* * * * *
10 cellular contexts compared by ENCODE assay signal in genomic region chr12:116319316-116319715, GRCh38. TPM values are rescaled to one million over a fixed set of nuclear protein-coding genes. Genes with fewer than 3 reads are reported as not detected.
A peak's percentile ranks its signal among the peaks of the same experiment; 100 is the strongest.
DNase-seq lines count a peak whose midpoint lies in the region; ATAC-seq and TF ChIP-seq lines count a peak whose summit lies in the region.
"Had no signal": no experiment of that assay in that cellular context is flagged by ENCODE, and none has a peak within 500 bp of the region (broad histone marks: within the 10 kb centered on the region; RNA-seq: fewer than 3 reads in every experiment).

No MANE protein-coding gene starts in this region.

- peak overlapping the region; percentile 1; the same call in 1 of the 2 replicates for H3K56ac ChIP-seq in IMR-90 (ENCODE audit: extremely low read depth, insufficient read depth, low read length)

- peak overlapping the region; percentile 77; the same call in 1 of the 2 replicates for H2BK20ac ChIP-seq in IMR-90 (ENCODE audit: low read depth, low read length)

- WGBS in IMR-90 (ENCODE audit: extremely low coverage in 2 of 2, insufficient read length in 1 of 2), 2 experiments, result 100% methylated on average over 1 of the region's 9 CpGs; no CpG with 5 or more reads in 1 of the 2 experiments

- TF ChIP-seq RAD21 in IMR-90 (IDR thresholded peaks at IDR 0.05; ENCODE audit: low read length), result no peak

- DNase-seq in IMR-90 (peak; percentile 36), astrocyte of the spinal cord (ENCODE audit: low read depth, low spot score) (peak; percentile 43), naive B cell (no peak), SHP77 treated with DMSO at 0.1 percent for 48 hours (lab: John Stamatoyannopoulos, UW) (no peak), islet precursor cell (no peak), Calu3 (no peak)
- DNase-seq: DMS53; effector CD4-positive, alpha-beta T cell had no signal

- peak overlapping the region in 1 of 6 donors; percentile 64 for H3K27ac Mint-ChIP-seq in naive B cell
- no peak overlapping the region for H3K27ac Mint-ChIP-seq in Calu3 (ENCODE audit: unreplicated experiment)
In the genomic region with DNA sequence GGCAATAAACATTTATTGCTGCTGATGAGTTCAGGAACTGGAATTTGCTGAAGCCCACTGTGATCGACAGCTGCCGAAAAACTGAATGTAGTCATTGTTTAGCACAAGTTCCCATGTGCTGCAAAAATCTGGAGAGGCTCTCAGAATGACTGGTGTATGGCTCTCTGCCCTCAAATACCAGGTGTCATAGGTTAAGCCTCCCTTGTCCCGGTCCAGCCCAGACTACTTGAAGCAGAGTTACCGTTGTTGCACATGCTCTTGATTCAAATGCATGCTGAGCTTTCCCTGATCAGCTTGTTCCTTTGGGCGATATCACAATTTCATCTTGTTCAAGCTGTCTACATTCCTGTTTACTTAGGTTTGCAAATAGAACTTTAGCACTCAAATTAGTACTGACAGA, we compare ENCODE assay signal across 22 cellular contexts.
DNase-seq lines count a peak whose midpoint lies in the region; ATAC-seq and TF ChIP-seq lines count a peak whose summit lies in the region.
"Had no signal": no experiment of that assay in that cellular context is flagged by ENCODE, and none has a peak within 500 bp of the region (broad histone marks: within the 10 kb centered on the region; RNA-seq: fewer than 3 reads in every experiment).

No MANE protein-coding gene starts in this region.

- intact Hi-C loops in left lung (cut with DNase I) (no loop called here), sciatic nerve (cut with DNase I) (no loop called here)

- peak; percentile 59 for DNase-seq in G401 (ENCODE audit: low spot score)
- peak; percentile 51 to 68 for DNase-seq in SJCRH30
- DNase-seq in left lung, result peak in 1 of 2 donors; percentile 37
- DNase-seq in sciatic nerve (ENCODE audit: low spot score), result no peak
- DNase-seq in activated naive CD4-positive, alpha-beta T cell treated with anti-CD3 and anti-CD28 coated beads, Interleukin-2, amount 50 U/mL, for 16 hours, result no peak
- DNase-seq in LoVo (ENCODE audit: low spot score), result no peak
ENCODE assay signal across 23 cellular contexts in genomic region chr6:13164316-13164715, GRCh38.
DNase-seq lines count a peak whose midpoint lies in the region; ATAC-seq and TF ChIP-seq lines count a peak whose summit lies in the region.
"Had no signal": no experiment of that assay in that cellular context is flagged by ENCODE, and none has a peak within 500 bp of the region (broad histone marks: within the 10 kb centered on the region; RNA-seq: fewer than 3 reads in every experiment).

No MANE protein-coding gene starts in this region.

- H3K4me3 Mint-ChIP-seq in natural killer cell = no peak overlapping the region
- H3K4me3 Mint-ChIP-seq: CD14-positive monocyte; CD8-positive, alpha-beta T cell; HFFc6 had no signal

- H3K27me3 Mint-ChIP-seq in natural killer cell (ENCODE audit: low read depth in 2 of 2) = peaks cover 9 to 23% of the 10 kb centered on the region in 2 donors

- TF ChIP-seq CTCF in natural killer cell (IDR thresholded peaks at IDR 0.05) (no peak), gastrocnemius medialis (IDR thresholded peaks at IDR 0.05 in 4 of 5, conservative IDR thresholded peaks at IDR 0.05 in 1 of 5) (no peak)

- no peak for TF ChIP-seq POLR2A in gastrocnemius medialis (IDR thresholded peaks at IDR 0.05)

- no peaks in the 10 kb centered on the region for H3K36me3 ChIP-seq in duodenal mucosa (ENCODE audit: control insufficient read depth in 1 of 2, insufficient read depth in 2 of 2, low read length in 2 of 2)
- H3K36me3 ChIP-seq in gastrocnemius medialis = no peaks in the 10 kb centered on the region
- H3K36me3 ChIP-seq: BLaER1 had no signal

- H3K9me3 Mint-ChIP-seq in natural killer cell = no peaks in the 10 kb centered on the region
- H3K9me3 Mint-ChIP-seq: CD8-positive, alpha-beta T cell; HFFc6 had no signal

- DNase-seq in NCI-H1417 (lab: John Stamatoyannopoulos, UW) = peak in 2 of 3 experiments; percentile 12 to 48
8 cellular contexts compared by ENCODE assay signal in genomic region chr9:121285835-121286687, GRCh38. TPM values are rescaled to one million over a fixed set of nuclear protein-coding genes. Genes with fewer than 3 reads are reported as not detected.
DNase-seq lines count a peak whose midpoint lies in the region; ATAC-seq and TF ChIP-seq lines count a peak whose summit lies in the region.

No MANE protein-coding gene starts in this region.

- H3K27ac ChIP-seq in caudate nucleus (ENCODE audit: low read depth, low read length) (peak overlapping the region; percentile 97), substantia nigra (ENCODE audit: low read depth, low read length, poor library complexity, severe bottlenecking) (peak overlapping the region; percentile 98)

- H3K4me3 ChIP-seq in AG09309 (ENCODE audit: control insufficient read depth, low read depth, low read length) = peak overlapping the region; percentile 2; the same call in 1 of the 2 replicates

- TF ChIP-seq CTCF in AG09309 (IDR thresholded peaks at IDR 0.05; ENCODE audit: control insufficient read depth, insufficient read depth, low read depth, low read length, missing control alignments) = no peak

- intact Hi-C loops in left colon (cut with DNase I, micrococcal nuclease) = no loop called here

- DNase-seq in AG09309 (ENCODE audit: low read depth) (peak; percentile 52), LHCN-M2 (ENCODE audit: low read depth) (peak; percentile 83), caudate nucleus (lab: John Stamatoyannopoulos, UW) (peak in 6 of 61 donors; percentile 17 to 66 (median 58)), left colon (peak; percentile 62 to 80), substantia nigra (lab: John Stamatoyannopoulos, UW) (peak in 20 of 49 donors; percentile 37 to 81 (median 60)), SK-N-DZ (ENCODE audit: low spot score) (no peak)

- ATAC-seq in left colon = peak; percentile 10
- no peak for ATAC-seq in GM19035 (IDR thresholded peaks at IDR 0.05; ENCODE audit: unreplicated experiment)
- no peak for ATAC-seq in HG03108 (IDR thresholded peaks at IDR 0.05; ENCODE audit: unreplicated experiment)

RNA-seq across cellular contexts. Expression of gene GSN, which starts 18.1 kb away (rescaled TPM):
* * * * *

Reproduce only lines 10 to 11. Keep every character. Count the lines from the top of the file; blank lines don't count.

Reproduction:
- DNase-seq in IMR-90 (peak; percentile 36), astrocyte of the spinal cord (ENCODE audit: low read depth, low spot score) (peak; percentile 43), naive B cell (no peak), SHP77 treated with DMSO at 0.1 percent for 48 hours (lab: John Stamatoyannopoulos, UW) (no peak), islet precursor cell (no peak), Calu3 (no peak)
- DNase-seq: DMS53; effector CD4-positive, alpha-beta T cell had no signal